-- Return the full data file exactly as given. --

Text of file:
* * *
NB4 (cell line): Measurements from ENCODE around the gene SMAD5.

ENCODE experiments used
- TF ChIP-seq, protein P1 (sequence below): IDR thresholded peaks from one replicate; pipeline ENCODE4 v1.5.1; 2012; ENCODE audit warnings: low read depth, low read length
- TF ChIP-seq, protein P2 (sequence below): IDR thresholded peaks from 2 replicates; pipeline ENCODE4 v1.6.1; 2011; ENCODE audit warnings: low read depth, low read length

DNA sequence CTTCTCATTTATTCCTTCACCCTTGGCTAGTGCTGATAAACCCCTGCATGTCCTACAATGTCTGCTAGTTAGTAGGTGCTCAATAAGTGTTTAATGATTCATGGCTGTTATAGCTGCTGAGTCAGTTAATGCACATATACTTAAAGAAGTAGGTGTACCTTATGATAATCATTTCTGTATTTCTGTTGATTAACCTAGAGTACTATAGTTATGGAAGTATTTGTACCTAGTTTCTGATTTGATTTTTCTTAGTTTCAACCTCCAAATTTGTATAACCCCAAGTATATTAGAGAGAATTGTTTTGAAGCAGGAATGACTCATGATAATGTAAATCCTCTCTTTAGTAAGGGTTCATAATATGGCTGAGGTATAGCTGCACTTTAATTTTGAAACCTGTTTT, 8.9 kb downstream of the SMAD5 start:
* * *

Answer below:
NB4 (cell line): Measurements from ENCODE around the gene SMAD5.

ENCODE experiments used
- TF ChIP-seq, protein P1 (sequence below): IDR thresholded peaks from one replicate; pipeline ENCODE4 v1.5.1; 2012; ENCODE audit warnings: low read depth, low read length
- TF ChIP-seq, protein P2 (sequence below): IDR thresholded peaks from 2 replicates; pipeline ENCODE4 v1.6.1; 2011; ENCODE audit warnings: low read depth, low read length

DNA sequence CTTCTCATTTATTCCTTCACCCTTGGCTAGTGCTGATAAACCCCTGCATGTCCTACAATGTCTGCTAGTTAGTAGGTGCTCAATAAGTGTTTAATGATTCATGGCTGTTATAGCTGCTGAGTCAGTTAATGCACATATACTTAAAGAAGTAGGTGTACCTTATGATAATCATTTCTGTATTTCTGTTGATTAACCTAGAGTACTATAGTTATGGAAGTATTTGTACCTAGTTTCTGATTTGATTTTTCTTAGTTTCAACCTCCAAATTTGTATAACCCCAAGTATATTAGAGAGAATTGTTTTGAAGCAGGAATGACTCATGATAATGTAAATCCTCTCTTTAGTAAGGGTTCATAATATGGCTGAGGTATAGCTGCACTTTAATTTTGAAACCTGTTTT, 8.9 kb downstream of the SMAD5 start: